If the Ouya fails, this is a specific event in its history that will probably be indicated as the beginning of the end.

Here's how it could have been done:

- Wait for Ouya 1 market to be established, and for there to be a selection of games available. This might be one year, it might be five. It may never happen.

- Any time anyone asks about Ouya 2, the answer is "one day, but we have no immediate plans".

- Finish developing Ouya 2.

- Announce plans for Ouya 2 to developers and leak it to the press to stir up a bit of buzz.

- Begin taking preorders. Include store credit as part of the price. Overprice it by around 20-50%. Get prototypes to developers. Encourage developers to port their games to the new system if they want to ride the release wave, along with the chance to snag some of that juicy initial store credit as an incentive. Test, but disallow purchases.

- Get to release deadline. Build hype. Build hype. Build hype.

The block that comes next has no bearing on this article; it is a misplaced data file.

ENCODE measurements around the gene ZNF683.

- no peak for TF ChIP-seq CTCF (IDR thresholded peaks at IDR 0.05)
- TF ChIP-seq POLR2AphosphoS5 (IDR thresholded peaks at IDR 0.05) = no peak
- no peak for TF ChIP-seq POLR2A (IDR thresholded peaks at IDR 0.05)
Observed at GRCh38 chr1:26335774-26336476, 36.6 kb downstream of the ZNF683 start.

- Open the floodgates. Ship preorders to customers. Open the market. Developers who ported their apps get a bucket of money. Customers have plenty of day-one apps.

- Wait a few months and put the price down a little to normal levels.

- Repeat forever.

That took me ten minutes to put together. Imagine what could have been done if someone had spent some time thinking about it seriously.
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Richard Kain
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« Reply #882 on: February 08, 2013, 07:35:27 AM »